Ben McLemore is a 6-foot-5 inch phenom, a 20-year-old redshirt freshman who leads one of college basketball’s best teams in scoring, has the Kansas Jayhawks on the verge of another deep run into the NCAA Tournament, and could be the first overall pick in June’s National Basketball Association Draft. McLemore is a contender for the national Freshman of the Year award and is a finalist for national Player of the Year awards too.
He is also a product of the extreme poverty that grips millions of families across this country, a child whose mother worked multiple jobs in a vain attempt to make ends meet, a kid who often went days without food and found it “hard to play basketball when nothing is inside of you.” McLemore’s family often had to choose between food and electricity, as USA Today’s Eric Prisbell detailed in a profile of the Kansas star last week:
McLemore says the only meals he sometimes had were the free ones at school. His mother, he recalled, sometimes made the difficult decision to sell food stamps in order to pay bills.
“Sometimes we would not have food so we could keep our lights on and have hot water,” he says. “She had to sacrifice for that.”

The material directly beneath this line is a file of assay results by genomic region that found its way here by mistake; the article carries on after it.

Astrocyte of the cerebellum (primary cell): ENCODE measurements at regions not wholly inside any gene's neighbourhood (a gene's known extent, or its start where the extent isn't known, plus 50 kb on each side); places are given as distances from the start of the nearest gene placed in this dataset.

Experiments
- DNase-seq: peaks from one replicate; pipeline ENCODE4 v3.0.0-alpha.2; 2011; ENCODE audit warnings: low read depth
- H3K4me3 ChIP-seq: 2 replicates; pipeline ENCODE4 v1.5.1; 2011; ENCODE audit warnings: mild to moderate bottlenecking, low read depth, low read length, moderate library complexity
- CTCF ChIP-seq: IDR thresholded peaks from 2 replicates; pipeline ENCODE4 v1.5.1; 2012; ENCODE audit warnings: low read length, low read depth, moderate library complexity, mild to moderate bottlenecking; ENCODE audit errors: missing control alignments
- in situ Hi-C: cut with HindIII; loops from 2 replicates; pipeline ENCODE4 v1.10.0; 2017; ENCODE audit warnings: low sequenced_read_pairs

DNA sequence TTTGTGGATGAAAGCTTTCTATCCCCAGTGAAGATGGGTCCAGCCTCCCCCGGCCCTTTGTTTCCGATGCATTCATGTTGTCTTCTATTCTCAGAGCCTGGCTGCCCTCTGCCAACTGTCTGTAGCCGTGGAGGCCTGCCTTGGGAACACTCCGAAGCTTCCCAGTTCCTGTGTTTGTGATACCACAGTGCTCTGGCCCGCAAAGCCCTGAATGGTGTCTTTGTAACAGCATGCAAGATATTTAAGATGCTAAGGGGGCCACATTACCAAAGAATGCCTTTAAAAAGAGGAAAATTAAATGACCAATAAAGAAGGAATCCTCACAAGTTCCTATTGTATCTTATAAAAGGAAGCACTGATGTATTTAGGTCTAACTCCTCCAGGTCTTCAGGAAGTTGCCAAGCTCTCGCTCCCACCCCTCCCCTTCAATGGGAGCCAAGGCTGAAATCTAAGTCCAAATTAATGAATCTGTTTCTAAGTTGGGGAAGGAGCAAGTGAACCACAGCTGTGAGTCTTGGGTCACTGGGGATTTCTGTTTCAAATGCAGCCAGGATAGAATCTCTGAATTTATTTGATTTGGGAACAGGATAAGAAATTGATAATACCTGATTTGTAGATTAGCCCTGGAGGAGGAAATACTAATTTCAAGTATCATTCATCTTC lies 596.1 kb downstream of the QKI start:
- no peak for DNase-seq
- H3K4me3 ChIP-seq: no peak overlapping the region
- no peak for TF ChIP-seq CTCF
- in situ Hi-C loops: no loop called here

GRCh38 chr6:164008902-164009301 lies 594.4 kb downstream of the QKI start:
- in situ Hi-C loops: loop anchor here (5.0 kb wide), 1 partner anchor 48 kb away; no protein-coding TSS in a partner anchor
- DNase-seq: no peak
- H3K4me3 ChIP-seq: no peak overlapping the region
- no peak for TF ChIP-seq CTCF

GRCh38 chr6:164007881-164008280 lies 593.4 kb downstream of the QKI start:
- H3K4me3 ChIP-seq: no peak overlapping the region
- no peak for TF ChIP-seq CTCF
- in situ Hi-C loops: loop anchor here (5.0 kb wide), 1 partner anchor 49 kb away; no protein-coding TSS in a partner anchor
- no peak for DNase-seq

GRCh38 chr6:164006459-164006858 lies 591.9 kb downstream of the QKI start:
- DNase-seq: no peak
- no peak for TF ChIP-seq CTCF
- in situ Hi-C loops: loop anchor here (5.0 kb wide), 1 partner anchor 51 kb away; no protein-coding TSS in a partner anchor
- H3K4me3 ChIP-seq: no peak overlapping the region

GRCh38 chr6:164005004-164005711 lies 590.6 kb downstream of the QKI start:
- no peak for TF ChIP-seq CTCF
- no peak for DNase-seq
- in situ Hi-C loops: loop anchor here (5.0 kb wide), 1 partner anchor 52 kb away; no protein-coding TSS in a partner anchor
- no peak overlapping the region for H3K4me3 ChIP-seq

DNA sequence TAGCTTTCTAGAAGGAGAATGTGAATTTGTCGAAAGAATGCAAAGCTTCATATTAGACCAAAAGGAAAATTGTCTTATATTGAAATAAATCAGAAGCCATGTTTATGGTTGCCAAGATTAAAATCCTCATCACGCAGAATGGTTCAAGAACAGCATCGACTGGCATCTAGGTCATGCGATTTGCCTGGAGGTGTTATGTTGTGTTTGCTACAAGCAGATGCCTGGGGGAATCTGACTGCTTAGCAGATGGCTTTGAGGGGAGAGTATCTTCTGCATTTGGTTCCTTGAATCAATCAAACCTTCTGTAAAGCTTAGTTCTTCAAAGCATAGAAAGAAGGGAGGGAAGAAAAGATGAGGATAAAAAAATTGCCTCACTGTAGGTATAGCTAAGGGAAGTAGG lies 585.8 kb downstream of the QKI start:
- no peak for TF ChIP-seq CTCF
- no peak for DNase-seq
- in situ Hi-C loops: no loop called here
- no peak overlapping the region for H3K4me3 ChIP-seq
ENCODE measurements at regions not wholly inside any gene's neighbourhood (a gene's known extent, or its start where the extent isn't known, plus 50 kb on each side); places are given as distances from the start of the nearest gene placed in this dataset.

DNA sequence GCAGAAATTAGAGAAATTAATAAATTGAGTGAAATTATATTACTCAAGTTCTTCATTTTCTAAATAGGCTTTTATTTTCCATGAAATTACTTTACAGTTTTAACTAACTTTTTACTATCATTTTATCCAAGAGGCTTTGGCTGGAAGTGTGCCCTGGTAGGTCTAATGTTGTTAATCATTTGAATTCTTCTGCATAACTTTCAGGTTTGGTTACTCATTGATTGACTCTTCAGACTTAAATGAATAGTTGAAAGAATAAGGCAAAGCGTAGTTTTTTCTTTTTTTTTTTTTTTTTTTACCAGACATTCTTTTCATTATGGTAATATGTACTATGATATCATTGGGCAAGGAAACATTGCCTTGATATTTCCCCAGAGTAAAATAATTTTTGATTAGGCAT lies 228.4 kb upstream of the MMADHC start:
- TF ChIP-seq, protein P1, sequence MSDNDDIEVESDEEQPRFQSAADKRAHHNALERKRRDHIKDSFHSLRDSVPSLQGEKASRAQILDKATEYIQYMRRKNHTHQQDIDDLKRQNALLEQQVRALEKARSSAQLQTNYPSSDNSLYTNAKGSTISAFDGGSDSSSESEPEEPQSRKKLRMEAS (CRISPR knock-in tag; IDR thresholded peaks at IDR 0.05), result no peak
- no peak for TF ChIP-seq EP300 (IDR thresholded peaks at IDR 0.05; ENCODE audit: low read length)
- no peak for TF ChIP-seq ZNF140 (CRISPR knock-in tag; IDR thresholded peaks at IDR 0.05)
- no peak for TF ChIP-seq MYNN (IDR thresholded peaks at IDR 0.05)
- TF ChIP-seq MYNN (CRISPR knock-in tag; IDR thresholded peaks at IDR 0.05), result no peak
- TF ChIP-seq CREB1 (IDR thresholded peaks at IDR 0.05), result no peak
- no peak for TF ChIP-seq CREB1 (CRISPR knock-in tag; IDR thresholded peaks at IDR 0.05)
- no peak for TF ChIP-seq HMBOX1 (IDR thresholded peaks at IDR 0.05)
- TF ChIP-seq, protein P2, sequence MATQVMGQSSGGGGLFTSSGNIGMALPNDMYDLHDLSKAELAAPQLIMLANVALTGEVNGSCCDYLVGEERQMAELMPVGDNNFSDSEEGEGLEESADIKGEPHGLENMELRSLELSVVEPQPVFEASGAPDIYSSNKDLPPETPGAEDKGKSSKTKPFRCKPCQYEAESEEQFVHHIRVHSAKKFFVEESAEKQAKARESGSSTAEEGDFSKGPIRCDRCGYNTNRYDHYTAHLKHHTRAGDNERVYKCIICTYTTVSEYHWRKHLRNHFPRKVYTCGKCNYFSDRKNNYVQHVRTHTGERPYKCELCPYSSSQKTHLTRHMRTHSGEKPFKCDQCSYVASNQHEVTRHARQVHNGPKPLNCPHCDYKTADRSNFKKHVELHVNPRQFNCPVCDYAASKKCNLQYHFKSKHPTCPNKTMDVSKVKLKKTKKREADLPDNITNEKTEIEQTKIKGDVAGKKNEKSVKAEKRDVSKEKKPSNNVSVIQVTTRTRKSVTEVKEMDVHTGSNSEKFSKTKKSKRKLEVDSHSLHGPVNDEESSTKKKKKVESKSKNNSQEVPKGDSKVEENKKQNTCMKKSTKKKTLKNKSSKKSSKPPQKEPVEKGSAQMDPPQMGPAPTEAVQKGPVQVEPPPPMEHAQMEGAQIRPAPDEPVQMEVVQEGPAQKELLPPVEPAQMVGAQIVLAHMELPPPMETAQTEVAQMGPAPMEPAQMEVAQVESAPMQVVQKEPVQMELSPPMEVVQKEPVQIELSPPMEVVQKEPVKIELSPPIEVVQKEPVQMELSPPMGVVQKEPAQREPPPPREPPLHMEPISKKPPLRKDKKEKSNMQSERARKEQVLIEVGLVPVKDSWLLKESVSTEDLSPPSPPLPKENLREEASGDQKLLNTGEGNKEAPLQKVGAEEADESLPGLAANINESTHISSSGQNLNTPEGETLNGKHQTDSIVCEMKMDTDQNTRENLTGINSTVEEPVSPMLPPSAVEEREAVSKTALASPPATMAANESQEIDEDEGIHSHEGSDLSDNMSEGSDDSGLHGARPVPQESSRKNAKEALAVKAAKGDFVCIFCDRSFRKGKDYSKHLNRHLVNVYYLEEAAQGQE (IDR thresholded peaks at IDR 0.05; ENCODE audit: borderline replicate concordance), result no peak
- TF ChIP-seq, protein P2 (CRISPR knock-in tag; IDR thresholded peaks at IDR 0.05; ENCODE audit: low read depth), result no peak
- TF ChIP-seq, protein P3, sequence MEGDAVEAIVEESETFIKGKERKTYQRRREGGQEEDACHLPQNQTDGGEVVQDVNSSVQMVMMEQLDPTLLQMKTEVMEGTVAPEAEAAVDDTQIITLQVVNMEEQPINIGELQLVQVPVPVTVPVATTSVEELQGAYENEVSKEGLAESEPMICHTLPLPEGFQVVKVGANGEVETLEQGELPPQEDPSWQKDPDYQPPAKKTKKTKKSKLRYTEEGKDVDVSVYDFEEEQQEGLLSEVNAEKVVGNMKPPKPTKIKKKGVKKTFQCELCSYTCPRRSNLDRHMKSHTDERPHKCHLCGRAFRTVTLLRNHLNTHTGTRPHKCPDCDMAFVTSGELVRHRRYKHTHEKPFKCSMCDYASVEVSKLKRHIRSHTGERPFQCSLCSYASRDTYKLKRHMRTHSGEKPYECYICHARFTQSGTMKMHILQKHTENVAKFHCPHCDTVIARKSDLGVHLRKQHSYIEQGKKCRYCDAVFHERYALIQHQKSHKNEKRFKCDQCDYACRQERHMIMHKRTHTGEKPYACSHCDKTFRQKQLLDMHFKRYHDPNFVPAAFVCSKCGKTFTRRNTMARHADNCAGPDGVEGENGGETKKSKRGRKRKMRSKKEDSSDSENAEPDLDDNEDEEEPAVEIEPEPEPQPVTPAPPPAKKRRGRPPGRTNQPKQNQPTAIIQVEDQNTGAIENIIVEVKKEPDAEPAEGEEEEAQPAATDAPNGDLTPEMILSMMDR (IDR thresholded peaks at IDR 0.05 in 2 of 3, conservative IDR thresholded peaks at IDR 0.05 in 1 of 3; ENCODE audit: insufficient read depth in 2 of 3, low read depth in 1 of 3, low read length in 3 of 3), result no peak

When the family did not have hot water, McLemore remembers one nightly routine: Fill the bathtub with cold water. Heat up bowls of water in the microwave, then run them to the bathtub to make the tub water lukewarm for baths. The warmth never lasted, he says.
McLemore is months from being able to fully leave that past behind, a from-the-gutters-to-greatness success story that is so often repeated in sports. But the fact that McLemore’s family had to sell food stamps to afford light and heat, that they had to shuttle microwaved water to the tub for a warm bath, that they went days without food and slept huddled in the living room to avoid the bitter cold, is more a story of America’s failure than it is of McLemore’s success.
Our social safety net keeps millions of people out of poverty each year. It includes programs that help low-income families afford food, that helps poor children get breakfast and lunch at school. It also includes programs that help low-income families heat their homes, that help working mothers like McLemore’s afford child care, that help poor children get a better education. It includes programs that all Americans have heard of, like food stamps and welfare, and many, like WIC and LIHEAP, that go mostly unnoticed by anyone who doesn’t use them. Together, the programs form one of the stingiest social safety nets in the industrial world, and yet, it is these programs that have repeatedly faced the budget axe as American politicians keep cutting spending.